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A: There are those who suspect Wildflower Center volunteers are the culpable and capable culprits. Yet, others think staff members play some, albeit small, role. You can torture us with your plant questions, but we will never reveal the Green Guru's secret identity.

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Ask Mr. Smarty Plants is a free service provided by the staff and volunteers at the Lady Bird Johnson Wildflower Center.

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Sunday - August 23, 2009

From: Tippecanoe, OH
Region: Mid-Atlantic
Topic: Invasive Plants
Title: Invasive native mint in Tippecanoe OH
Answered by: Barbara Medford

QUESTION:

I have a problem with Mentha Arvensis, I raise sheep and goats and they will not eat this. The mint is starting to take over my 65 acre farm,Q.What is best way to rid this plant so I do not lose my grazing fields?

ANSWER:

Mentha arvensis (wild mint) is one of the very few mints native to North America and the mints, can, indeed be invasive. Your sheep and goats are smart not to eat it. From the Conditions Comments on our Native Plant Database page on this plant:

"Warning: The fruit of this plant is toxic and may be fatal if ingested in large quantities. It is especially dangerous to children, who may mistake the fruit for grapes. Sensitivity to a toxin varies with a person’s age, weight, physical condition, and individual"

The plant is native not only to Ohio but to the area in and around Harrison County, so you are kind of stuck with it. It likes moist conditions and part shade. The Lady Bird Johnson Wildflower Center recommends neither for nor against herbicides, and in this case, that would be difficult. You would have to spray the whole field with a broad-leaf plant, or dicot, herbicide, hoping to preserve the grasses, or monocots, that the livestock could actually graze on. To do that, you would probably have to remove your stock to some other location, and you could never be absolutely sure you had eradicated the wild mint. This problem is the kind of thing that state agricultural universities are trained to handle, and you can contact some experts through the Ohio State University Extension Office-Harrison County. Since this plant is both native to your area and invasive, as well as having poisonous parts, this is surely not the first time the Extension Office has dealt with the problem. Hopefully, they will be prepared to offer you a solution you can work with.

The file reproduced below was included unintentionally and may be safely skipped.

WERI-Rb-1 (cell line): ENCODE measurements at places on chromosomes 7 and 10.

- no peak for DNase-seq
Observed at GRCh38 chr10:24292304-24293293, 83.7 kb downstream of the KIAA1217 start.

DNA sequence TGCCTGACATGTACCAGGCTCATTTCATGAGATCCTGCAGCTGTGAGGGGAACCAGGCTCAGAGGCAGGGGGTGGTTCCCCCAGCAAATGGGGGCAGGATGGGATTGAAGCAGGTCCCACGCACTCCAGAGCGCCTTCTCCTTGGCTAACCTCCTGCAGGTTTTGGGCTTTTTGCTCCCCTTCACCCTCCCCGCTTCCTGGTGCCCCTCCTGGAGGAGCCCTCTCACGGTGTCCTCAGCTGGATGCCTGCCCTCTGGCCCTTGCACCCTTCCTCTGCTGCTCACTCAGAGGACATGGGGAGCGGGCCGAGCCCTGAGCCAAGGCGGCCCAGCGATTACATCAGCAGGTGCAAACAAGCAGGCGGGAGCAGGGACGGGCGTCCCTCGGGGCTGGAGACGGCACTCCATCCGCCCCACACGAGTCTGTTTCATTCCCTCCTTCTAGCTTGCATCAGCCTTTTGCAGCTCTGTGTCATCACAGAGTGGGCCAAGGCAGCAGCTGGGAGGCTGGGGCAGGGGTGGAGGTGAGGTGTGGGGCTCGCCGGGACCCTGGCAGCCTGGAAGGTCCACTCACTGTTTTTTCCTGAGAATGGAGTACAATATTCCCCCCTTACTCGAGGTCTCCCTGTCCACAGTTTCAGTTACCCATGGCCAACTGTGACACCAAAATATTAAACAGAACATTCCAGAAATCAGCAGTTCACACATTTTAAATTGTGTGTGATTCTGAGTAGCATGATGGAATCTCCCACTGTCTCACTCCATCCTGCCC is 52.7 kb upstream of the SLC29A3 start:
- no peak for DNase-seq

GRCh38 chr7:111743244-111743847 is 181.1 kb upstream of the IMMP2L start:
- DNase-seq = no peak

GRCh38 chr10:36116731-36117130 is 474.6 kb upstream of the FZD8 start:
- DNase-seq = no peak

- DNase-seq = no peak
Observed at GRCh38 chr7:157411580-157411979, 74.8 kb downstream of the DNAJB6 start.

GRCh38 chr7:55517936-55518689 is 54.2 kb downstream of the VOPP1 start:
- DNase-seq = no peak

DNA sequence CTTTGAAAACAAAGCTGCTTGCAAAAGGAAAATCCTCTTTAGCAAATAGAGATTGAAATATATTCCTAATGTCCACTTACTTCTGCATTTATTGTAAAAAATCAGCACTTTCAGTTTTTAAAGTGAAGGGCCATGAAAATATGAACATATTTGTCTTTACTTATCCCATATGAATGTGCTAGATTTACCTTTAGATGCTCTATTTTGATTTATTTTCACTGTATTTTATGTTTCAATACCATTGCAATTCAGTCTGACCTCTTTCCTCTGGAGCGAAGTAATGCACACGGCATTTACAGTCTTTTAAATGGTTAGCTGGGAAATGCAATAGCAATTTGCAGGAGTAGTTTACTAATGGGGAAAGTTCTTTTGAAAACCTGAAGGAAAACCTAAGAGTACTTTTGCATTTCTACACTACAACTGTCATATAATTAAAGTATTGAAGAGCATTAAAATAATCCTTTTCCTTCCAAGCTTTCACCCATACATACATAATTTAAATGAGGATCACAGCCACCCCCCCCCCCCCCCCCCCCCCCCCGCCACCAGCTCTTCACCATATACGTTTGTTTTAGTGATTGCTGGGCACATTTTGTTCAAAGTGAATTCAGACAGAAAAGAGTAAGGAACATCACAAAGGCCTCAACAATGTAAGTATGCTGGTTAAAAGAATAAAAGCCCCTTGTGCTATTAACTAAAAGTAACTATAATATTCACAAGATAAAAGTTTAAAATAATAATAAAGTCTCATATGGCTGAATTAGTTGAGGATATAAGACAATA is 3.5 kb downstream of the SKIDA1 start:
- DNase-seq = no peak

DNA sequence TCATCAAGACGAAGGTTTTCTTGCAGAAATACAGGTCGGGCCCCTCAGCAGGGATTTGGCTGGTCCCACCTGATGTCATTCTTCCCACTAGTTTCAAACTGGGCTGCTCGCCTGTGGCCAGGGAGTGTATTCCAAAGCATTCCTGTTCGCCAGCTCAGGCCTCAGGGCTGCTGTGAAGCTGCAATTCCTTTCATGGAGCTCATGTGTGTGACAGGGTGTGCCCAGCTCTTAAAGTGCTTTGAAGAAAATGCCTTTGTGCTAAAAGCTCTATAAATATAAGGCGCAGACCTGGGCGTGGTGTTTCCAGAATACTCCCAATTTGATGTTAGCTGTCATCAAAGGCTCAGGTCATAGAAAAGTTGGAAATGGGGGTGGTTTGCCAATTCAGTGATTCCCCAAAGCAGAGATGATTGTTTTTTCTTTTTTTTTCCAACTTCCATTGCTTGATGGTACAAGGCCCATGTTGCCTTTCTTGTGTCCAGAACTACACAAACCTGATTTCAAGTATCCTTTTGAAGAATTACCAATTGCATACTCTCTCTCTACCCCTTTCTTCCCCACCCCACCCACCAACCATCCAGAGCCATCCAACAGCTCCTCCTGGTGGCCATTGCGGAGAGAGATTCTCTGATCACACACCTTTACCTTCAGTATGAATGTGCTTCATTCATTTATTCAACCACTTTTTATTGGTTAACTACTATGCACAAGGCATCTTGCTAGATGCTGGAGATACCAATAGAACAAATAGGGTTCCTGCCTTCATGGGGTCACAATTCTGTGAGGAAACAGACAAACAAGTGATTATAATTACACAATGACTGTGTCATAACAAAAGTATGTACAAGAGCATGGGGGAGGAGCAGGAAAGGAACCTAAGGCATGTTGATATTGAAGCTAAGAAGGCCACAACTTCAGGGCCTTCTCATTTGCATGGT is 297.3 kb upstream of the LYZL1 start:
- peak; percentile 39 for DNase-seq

From our Native Plant Image Gallery


Mentha arvensis

Mentha arvensis

Mentha arvensis

 

 

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